Introduction

Analysts must fulfill many requirements, they must deliver reliable results in a minimum time with more and more miniaturized and sophisticated instruments. The race to trace levels is never ending and we are currently challenging the attomole.

Chromatography and capillary electrophoresis are the best performing separation techniques.

Gas Chromatography (GC) is well suited for solutes that can readily be volatilized, whereas liquid chromatography (LC) is well suited for thermally labile solutes. However, the separation power should be transferred to a detector that would not hamper the separation and to a fast data acquisition system. Analysts have to demonstrate that the results obtained under particular application conditions are reliable and fit for the purpose. The performances of any chromatographic system are changing with time. Two desirable features of chromatographic detectors are high sensitivity and high selectivity. Typically the plate number of a column is calculated from the standard deviation of a recorded peak. However, both the column and the instrument contribute to band broadening:

""tot _ ""col T ""ext.col cr col for the chromatographic column variance, cr extcol for extra column effects contribution to the variance of the peak. It is generally agreed that the loss in column plate count based on extra column effects should not exceed 10%.1

As an example for a specific LC system the maximum acceptable variance is o-acc = 0. 10o-2 < 0. 10u212rAe2(1 + k)2/N

where N, I, and e are the plate number, the length, and the porosity of the column, respectively, and k is the retention factor. Most of the real chromatographic peaks are not symmetrical. The significant deviation of the peak shape from the symmetrical peak makes difficult the acquisition of chromatographic signal information such as the retention time, the peak area, and the peak width at half height. The asymmetry factor b/a is usually measured at 0.1 h peak height. A chromatographic column looses its performances with continuous use. To overcome this drawback and check the time of changing the column we encourage the reader to use the deferred standard.2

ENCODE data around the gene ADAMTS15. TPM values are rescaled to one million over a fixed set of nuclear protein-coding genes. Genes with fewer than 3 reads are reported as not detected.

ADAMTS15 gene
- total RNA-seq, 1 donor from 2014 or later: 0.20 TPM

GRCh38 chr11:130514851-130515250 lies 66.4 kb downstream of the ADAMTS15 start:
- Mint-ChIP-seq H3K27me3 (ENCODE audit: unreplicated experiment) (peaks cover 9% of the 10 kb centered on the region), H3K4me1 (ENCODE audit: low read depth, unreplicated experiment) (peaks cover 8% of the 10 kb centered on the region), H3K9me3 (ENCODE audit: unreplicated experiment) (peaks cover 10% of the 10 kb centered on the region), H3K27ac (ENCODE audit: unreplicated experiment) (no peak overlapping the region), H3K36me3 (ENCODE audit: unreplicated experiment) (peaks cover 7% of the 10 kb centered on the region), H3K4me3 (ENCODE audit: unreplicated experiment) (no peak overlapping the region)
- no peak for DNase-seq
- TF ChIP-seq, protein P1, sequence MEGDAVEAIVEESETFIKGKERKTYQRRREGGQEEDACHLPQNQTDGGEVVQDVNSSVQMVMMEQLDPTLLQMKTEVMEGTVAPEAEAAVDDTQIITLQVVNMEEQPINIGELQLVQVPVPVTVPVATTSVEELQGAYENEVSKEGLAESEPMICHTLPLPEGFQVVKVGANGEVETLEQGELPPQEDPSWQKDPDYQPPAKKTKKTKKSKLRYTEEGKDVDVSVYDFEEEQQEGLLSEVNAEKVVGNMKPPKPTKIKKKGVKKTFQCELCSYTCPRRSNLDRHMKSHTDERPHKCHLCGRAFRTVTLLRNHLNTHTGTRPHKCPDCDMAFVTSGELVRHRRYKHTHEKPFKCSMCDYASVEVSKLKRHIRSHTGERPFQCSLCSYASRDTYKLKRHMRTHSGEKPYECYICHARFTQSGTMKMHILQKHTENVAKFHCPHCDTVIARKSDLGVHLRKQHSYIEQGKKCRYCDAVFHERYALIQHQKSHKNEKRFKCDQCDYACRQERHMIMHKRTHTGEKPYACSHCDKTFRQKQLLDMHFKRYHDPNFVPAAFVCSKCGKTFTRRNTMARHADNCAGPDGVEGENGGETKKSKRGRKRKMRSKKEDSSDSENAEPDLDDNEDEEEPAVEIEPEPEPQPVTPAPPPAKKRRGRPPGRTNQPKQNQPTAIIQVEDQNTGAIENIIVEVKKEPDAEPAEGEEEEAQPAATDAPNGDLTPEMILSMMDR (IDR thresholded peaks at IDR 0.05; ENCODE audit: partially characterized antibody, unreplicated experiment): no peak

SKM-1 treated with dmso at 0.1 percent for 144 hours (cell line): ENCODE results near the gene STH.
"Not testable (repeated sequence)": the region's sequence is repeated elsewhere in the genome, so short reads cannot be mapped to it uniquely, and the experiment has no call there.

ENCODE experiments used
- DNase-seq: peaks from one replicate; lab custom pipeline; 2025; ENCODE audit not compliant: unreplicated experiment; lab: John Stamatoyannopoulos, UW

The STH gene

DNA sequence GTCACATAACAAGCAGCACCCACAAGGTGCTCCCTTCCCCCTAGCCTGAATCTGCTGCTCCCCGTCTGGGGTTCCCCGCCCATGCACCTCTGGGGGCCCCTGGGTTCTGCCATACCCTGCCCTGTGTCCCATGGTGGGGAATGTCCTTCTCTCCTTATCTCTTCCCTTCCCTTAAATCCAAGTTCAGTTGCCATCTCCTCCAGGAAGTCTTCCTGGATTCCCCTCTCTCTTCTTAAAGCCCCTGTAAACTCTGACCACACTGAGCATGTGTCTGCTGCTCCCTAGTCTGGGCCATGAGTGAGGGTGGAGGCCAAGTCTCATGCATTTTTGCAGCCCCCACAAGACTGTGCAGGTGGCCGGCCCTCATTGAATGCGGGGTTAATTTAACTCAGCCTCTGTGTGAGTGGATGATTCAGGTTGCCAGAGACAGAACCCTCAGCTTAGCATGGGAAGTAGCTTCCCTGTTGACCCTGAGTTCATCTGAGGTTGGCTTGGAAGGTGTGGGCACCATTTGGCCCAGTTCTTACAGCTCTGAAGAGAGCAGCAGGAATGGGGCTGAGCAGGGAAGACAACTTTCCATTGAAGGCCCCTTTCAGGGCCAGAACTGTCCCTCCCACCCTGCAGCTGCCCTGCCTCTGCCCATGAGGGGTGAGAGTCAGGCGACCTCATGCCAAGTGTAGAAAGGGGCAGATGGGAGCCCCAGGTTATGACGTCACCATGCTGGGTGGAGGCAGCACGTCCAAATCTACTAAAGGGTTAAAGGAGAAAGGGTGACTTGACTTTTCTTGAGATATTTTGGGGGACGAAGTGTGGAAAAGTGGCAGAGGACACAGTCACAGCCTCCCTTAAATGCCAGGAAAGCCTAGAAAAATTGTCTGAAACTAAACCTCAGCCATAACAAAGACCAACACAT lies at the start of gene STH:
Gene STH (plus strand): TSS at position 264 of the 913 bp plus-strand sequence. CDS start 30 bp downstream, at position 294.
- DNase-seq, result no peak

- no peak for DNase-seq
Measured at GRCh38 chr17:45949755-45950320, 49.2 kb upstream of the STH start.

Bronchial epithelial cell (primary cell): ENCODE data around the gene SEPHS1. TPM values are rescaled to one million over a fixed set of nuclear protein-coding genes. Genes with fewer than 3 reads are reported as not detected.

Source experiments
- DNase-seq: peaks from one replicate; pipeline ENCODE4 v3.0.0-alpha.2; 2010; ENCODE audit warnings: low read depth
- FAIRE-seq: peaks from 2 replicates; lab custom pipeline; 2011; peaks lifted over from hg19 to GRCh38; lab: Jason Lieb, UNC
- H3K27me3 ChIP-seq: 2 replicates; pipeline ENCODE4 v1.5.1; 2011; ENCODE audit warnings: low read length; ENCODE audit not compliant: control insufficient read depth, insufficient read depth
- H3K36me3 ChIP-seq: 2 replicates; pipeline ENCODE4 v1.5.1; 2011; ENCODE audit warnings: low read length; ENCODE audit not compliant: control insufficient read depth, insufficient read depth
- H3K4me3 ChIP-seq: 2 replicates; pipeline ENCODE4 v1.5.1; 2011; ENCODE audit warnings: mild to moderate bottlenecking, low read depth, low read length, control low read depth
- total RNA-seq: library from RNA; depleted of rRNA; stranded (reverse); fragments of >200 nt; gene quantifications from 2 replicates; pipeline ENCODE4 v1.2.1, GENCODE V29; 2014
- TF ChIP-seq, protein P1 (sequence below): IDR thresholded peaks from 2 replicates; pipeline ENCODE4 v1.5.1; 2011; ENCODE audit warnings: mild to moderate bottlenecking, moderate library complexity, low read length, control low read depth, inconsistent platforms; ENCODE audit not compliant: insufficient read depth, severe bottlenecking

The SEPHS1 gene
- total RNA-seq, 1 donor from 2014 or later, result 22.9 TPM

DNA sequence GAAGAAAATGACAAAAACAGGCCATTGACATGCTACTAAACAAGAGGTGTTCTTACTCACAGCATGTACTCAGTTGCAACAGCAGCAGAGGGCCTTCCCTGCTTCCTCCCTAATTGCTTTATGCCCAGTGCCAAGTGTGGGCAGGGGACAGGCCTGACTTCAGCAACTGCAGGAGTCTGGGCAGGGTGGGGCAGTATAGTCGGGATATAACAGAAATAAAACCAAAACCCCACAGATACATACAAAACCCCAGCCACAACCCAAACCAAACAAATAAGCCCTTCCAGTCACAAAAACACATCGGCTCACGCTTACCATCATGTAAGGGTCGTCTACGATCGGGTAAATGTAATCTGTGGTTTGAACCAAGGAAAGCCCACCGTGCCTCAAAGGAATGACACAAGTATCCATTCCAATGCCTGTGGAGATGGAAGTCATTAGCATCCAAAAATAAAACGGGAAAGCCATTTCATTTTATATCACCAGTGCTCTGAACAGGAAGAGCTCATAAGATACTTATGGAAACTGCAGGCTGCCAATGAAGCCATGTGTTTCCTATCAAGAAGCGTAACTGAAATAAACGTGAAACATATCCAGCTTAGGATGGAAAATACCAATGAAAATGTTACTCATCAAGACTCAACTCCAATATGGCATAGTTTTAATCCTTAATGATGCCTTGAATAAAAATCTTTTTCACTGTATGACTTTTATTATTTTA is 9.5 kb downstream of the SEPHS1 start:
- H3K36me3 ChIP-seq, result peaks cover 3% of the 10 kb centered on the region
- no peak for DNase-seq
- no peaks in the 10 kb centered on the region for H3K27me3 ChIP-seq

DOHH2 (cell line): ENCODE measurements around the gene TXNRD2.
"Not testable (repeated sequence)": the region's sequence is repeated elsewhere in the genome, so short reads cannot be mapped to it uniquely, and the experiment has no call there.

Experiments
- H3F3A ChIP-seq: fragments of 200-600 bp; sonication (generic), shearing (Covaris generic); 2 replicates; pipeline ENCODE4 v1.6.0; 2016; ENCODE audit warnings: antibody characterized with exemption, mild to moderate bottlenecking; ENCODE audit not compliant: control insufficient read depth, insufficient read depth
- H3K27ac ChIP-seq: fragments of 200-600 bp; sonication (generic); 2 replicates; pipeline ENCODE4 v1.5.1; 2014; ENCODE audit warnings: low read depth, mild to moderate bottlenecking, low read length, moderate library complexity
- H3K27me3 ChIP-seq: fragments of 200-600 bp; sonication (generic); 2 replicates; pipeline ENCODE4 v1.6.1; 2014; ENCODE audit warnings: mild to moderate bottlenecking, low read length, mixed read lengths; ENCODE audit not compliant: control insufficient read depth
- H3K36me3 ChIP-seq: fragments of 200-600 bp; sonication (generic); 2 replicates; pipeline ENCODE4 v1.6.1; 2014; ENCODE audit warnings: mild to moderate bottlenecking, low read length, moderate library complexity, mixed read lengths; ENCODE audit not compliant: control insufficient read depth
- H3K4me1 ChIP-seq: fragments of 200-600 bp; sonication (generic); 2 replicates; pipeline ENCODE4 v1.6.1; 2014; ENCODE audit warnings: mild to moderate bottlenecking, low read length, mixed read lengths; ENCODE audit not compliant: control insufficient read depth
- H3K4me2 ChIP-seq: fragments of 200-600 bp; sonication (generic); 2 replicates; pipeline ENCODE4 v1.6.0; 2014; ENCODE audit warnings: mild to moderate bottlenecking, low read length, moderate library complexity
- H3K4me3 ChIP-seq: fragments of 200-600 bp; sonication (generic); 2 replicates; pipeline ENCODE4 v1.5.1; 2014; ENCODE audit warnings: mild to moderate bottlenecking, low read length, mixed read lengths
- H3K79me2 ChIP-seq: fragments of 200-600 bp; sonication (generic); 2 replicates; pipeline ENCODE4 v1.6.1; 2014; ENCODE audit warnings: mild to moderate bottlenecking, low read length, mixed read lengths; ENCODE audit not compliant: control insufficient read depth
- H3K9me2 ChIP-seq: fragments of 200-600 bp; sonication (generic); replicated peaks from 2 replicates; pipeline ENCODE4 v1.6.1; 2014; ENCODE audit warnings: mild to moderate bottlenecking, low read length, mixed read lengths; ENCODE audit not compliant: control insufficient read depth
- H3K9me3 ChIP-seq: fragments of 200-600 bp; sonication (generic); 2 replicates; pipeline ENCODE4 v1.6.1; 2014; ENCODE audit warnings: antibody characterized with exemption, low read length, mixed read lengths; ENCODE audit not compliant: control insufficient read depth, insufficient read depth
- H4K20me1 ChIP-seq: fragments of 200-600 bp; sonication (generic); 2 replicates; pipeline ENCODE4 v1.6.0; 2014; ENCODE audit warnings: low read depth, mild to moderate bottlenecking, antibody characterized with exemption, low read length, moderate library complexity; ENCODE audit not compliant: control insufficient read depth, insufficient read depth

We can roughly distinguish concentration sensitive detectors in which the signal is proportional to the concentration of the analyte in the mobile phase inside the detector cell and mass flow detectors where the signal is proportional to the mass flow rate of analyte swept by the mobile phase into the detector cell.

We can also distinguish universal detectors and selective detectors.

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